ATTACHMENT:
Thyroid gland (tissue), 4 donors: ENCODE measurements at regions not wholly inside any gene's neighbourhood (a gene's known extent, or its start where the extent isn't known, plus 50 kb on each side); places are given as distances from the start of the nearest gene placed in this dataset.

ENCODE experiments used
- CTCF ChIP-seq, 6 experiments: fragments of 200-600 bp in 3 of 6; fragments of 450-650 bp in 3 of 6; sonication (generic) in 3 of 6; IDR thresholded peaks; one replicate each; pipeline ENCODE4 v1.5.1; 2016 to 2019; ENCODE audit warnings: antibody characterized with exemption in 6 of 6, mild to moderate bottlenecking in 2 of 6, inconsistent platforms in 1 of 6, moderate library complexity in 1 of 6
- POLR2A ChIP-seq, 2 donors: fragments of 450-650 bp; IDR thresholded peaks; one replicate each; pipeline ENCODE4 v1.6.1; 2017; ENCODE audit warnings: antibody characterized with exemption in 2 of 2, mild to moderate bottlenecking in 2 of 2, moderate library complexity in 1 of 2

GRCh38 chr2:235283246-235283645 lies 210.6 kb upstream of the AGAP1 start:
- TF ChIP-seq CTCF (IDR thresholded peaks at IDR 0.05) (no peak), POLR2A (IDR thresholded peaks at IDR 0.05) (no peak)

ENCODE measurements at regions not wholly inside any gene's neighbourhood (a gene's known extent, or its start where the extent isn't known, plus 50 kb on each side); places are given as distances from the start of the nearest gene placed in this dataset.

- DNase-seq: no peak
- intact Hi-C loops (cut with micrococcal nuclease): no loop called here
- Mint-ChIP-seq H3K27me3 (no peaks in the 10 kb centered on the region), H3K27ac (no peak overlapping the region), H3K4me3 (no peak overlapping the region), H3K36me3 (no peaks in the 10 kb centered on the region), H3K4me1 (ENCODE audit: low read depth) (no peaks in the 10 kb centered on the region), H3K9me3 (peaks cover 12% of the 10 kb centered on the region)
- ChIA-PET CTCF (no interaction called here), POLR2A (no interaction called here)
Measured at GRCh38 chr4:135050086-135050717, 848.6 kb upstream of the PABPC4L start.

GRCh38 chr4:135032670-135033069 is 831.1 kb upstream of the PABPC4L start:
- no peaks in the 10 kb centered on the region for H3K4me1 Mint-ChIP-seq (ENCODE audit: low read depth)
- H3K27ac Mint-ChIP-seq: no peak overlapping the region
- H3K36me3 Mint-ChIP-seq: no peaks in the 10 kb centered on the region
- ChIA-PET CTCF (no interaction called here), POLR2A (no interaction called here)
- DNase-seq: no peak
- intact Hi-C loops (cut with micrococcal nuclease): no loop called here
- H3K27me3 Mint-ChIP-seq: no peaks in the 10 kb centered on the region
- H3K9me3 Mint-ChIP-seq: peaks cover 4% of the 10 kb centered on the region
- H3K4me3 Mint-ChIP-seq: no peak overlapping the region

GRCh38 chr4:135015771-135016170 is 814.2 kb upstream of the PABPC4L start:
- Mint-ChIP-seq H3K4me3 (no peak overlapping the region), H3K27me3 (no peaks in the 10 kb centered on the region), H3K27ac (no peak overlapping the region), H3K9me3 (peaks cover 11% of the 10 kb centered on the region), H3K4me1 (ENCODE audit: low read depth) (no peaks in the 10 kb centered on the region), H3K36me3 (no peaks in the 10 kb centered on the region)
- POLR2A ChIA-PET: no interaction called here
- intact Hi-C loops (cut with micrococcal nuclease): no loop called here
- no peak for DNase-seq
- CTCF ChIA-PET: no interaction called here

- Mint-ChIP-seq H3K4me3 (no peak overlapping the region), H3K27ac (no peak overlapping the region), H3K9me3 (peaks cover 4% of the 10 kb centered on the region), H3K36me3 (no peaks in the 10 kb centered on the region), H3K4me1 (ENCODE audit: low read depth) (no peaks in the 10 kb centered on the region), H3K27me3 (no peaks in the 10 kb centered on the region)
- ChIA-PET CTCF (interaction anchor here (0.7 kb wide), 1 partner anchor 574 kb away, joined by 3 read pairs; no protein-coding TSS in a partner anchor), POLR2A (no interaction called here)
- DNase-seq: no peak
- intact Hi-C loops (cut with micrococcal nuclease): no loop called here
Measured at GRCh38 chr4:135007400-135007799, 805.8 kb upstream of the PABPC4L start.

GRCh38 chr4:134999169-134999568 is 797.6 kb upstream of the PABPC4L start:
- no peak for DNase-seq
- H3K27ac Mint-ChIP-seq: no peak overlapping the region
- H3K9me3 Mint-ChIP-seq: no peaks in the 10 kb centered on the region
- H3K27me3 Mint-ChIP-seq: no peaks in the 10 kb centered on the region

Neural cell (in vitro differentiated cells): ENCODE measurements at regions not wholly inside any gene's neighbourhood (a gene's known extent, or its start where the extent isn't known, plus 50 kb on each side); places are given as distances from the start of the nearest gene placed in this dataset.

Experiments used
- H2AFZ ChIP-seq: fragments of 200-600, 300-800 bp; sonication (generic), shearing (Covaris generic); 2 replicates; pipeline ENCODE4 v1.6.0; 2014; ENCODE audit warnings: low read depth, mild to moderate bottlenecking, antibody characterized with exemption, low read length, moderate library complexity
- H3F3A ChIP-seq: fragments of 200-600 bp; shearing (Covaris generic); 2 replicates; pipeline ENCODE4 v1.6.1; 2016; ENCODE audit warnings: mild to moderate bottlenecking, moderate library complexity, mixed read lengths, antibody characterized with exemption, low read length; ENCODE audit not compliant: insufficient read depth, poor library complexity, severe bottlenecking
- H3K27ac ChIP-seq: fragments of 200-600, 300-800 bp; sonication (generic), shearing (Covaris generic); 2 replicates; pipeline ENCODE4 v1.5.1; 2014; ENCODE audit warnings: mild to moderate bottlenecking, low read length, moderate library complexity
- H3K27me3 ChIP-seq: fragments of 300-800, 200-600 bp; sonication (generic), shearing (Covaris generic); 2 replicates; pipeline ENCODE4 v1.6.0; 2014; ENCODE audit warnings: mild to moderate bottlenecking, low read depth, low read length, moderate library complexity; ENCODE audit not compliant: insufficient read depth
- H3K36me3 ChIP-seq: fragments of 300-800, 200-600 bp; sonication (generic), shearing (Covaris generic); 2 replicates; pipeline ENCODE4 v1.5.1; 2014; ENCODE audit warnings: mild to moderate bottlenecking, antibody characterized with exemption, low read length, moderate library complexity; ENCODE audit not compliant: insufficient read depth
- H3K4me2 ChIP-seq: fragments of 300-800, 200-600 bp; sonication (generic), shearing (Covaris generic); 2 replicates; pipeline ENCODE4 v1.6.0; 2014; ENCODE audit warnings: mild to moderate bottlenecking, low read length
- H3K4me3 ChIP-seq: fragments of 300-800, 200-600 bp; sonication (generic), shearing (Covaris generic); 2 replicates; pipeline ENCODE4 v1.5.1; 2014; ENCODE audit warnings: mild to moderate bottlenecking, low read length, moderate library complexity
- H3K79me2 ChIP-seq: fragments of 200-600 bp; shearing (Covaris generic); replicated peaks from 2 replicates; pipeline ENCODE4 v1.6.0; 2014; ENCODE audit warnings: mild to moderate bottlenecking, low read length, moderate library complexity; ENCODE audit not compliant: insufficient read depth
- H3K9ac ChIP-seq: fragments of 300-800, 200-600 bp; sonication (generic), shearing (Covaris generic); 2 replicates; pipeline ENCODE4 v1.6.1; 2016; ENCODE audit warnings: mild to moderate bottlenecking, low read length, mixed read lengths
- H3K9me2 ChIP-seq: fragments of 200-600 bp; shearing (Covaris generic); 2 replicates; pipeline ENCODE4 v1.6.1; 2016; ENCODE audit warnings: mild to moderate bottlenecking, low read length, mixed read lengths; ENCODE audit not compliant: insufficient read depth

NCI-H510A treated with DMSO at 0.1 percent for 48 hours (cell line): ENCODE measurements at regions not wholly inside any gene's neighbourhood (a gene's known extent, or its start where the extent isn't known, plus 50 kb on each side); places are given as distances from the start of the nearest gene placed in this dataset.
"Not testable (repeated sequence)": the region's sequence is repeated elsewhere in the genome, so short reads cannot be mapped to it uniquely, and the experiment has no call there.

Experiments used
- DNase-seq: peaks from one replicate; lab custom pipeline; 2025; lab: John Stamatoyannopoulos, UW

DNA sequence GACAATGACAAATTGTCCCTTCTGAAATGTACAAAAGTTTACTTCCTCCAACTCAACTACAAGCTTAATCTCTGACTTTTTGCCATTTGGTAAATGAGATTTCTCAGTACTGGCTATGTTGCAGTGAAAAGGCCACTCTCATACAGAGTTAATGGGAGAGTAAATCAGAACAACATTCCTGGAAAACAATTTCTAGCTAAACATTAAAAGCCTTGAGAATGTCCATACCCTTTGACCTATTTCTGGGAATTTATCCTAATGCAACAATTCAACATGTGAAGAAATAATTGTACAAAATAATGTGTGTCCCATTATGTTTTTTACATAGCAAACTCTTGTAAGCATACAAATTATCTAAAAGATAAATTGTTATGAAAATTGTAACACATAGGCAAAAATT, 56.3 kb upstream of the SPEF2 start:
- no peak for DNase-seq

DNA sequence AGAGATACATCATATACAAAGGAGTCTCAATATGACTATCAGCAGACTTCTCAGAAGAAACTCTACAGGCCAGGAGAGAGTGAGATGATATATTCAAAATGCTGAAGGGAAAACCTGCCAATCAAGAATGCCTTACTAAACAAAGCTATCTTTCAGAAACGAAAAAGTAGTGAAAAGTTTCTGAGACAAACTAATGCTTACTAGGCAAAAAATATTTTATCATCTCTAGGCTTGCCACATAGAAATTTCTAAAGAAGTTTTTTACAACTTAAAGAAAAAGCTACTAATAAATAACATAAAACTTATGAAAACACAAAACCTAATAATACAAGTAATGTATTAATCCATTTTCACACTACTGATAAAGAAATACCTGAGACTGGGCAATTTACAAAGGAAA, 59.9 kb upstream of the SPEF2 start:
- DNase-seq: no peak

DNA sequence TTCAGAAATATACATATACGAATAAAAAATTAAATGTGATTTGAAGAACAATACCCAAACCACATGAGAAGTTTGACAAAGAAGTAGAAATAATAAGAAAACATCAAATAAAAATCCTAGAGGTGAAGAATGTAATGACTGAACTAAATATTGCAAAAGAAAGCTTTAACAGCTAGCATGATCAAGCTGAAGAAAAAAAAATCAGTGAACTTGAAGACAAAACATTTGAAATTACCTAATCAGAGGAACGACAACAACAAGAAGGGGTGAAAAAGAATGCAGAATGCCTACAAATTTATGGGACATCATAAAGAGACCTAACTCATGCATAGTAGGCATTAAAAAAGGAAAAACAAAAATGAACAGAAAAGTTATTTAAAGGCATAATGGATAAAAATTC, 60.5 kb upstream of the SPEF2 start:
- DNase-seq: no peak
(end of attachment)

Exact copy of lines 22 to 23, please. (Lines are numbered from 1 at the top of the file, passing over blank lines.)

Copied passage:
- H3K4me3 Mint-ChIP-seq: no peak overlapping the region

GRCh38 chr4:135015771-135016170 is 814.2 kb upstream of the PABPC4L start: